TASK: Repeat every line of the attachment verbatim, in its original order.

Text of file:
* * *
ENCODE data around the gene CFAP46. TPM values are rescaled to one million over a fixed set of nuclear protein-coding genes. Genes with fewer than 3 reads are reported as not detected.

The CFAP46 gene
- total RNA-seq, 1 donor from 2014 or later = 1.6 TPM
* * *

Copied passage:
ENCODE data around the gene CFAP46. TPM values are rescaled to one million over a fixed set of nuclear protein-coding genes. Genes with fewer than 3 reads are reported as not detected.

The CFAP46 gene
- total RNA-seq, 1 donor from 2014 or later = 1.6 TPM